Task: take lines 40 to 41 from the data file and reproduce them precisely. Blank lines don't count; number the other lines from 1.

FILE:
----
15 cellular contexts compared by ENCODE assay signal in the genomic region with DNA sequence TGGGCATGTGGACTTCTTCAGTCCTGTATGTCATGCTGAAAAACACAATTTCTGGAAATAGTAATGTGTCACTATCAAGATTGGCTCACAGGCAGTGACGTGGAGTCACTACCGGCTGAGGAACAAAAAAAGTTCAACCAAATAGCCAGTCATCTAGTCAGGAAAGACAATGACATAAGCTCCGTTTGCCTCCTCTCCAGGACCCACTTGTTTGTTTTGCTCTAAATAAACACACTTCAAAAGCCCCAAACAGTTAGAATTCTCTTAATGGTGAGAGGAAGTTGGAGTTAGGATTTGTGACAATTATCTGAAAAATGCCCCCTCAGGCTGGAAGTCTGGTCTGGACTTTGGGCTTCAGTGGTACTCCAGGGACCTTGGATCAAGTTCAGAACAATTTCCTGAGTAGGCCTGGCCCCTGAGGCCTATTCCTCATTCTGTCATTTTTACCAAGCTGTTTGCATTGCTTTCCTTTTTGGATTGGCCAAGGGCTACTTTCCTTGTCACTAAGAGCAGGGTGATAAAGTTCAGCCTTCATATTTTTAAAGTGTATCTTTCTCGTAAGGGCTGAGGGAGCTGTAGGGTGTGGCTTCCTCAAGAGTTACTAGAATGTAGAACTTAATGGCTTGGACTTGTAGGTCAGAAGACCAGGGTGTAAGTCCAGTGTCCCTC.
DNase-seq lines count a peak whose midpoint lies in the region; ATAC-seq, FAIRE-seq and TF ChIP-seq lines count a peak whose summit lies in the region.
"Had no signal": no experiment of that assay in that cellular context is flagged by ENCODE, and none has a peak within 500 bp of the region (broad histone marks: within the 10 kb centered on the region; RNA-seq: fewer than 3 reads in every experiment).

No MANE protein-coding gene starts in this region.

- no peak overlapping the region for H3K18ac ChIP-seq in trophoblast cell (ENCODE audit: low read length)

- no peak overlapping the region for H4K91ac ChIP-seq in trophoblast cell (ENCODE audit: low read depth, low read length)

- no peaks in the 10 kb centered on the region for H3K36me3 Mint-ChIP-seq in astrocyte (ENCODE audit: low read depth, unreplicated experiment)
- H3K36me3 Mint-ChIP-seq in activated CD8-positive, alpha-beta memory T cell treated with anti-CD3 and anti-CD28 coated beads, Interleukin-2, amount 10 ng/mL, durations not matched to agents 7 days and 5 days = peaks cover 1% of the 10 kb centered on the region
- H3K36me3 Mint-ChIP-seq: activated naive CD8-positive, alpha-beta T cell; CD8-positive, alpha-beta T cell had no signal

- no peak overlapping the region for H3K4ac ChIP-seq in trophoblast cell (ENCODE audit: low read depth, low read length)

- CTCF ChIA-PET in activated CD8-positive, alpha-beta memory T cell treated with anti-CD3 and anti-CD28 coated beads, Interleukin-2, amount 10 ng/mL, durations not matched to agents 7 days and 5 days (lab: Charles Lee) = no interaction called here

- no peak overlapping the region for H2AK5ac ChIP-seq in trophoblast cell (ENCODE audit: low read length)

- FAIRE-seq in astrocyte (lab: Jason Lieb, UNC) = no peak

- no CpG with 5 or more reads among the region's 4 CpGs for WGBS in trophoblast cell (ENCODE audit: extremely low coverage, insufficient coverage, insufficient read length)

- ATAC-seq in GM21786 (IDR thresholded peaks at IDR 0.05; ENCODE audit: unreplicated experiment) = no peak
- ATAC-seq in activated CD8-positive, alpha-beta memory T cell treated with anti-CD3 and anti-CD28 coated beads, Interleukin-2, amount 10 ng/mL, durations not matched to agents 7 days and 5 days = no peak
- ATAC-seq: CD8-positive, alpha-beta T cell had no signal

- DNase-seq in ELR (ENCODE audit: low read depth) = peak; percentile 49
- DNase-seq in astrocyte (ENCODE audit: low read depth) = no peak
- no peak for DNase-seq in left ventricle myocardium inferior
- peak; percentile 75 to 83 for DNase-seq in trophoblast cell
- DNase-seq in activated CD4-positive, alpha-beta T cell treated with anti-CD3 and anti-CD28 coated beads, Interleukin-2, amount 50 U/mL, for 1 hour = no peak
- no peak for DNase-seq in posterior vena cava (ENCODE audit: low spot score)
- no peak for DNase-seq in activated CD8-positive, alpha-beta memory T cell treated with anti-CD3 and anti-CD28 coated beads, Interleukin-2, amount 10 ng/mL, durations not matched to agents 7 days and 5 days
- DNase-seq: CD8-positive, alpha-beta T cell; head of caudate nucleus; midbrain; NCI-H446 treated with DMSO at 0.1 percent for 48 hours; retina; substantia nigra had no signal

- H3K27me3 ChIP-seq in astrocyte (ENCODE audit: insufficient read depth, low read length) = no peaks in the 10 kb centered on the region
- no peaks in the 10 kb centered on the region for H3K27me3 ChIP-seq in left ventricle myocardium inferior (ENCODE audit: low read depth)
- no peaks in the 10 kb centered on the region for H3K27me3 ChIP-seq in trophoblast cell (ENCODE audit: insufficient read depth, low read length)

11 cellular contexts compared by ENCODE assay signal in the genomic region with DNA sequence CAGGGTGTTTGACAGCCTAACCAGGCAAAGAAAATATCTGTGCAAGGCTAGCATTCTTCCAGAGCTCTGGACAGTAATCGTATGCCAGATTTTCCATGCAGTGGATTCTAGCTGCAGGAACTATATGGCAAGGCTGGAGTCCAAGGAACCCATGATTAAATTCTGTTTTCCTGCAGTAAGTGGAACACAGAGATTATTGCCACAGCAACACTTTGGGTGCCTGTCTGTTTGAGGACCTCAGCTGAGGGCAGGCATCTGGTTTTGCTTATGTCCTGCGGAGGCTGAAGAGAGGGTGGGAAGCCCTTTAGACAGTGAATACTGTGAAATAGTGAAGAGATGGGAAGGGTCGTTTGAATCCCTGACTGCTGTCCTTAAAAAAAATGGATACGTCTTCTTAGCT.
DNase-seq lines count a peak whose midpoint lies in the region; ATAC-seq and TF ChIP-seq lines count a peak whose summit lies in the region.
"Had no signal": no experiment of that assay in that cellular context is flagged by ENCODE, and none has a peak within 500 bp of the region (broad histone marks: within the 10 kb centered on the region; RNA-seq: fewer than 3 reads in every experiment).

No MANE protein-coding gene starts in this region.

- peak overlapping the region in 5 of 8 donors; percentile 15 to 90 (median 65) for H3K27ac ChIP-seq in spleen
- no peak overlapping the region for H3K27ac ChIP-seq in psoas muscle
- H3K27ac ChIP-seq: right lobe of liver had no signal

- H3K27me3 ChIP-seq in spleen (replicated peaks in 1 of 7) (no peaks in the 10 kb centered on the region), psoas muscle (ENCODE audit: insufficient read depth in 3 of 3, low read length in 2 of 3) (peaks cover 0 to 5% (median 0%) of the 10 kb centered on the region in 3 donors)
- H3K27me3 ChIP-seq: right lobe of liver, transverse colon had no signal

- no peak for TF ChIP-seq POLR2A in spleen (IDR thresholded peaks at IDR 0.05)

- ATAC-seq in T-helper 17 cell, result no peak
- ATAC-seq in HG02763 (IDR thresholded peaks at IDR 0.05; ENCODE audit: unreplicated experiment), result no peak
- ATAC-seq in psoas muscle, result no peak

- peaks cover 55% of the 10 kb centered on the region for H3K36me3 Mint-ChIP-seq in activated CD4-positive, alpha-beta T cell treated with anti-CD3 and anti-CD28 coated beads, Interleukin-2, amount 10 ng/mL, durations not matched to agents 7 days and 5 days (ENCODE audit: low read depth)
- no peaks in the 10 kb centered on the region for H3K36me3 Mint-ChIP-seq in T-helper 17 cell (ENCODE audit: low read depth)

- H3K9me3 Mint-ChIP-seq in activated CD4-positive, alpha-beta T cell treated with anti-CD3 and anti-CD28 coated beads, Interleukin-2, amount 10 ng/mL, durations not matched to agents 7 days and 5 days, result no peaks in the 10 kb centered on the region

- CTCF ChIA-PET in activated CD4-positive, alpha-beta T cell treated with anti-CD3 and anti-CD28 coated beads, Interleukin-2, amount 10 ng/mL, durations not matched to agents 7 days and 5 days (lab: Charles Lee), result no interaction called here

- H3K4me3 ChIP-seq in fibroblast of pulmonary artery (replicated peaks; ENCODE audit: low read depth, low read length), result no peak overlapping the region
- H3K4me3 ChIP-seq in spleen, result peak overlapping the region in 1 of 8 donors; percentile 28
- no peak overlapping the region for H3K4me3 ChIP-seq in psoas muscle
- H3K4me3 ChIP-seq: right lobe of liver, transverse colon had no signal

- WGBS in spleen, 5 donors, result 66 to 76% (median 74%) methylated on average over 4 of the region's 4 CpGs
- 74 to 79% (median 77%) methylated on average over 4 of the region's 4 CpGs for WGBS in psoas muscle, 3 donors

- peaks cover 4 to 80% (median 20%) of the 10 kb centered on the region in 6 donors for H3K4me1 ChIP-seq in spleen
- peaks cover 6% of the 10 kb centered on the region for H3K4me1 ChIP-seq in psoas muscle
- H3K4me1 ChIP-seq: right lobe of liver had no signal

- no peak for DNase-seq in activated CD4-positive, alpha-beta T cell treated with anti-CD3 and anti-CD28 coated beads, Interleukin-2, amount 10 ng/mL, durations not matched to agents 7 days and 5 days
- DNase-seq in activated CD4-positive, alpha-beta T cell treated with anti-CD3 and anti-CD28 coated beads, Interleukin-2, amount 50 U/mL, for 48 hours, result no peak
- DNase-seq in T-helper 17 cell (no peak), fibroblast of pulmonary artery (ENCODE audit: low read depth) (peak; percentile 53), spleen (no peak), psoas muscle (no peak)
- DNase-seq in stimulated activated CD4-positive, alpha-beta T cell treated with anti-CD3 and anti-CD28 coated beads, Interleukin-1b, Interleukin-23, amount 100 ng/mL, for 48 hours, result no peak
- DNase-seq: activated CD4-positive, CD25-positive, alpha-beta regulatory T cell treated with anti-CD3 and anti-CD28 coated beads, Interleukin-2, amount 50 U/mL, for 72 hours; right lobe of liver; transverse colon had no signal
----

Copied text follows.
- ATAC-seq in HG02763 (IDR thresholded peaks at IDR 0.05; ENCODE audit: unreplicated experiment), result no peak
- ATAC-seq in psoas muscle, result no peak